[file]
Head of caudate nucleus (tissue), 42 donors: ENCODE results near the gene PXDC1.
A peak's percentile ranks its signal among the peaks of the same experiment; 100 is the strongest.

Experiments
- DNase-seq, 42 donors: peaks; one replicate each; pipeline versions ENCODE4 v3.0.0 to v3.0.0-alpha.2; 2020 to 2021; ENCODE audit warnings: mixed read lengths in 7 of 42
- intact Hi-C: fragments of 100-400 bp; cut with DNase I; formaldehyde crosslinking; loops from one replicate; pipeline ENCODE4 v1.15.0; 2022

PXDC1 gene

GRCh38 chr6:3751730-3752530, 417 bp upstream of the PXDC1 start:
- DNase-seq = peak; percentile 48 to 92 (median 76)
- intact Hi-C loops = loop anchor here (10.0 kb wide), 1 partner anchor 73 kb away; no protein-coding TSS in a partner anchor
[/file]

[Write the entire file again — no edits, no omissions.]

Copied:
Head of caudate nucleus (tissue), 42 donors: ENCODE results near the gene PXDC1.
A peak's percentile ranks its signal among the peaks of the same experiment; 100 is the strongest.

Experiments
- DNase-seq, 42 donors: peaks; one replicate each; pipeline versions ENCODE4 v3.0.0 to v3.0.0-alpha.2; 2020 to 2021; ENCODE audit warnings: mixed read lengths in 7 of 42
- intact Hi-C: fragments of 100-400 bp; cut with DNase I; formaldehyde crosslinking; loops from one replicate; pipeline ENCODE4 v1.15.0; 2022

PXDC1 gene

GRCh38 chr6:3751730-3752530, 417 bp upstream of the PXDC1 start:
- DNase-seq = peak; percentile 48 to 92 (median 76)
- intact Hi-C loops = loop anchor here (10.0 kb wide), 1 partner anchor 73 kb away; no protein-coding TSS in a partner anchor